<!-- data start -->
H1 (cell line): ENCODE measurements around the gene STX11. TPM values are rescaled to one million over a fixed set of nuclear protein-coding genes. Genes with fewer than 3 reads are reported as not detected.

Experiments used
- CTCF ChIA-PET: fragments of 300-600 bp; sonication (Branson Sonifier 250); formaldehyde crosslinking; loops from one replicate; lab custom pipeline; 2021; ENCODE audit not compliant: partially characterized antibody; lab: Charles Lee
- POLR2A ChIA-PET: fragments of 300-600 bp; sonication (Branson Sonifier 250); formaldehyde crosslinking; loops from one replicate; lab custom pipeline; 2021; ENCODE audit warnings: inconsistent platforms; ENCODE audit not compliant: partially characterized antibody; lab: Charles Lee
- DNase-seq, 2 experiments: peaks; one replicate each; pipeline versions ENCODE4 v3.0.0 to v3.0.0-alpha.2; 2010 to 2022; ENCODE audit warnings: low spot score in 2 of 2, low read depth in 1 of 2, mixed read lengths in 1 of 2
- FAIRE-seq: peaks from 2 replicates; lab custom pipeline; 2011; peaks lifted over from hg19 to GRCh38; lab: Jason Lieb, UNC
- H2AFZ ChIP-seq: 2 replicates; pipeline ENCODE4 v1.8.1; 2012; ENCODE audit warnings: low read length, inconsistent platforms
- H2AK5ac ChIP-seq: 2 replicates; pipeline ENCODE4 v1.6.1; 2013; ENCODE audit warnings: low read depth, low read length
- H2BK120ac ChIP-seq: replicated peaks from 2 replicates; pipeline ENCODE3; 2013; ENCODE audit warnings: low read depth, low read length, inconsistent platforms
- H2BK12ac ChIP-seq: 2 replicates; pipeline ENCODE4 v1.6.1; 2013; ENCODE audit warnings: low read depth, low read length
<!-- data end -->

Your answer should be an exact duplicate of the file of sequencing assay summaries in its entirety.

H1 (cell line): ENCODE measurements around the gene STX11. TPM values are rescaled to one million over a fixed set of nuclear protein-coding genes. Genes with fewer than 3 reads are reported as not detected.

Experiments used
- CTCF ChIA-PET: fragments of 300-600 bp; sonication (Branson Sonifier 250); formaldehyde crosslinking; loops from one replicate; lab custom pipeline; 2021; ENCODE audit not compliant: partially characterized antibody; lab: Charles Lee
- POLR2A ChIA-PET: fragments of 300-600 bp; sonication (Branson Sonifier 250); formaldehyde crosslinking; loops from one replicate; lab custom pipeline; 2021; ENCODE audit warnings: inconsistent platforms; ENCODE audit not compliant: partially characterized antibody; lab: Charles Lee
- DNase-seq, 2 experiments: peaks; one replicate each; pipeline versions ENCODE4 v3.0.0 to v3.0.0-alpha.2; 2010 to 2022; ENCODE audit warnings: low spot score in 2 of 2, low read depth in 1 of 2, mixed read lengths in 1 of 2
- FAIRE-seq: peaks from 2 replicates; lab custom pipeline; 2011; peaks lifted over from hg19 to GRCh38; lab: Jason Lieb, UNC
- H2AFZ ChIP-seq: 2 replicates; pipeline ENCODE4 v1.8.1; 2012; ENCODE audit warnings: low read length, inconsistent platforms
- H2AK5ac ChIP-seq: 2 replicates; pipeline ENCODE4 v1.6.1; 2013; ENCODE audit warnings: low read depth, low read length
- H2BK120ac ChIP-seq: replicated peaks from 2 replicates; pipeline ENCODE3; 2013; ENCODE audit warnings: low read depth, low read length, inconsistent platforms
- H2BK12ac ChIP-seq: 2 replicates; pipeline ENCODE4 v1.6.1; 2013; ENCODE audit warnings: low read depth, low read length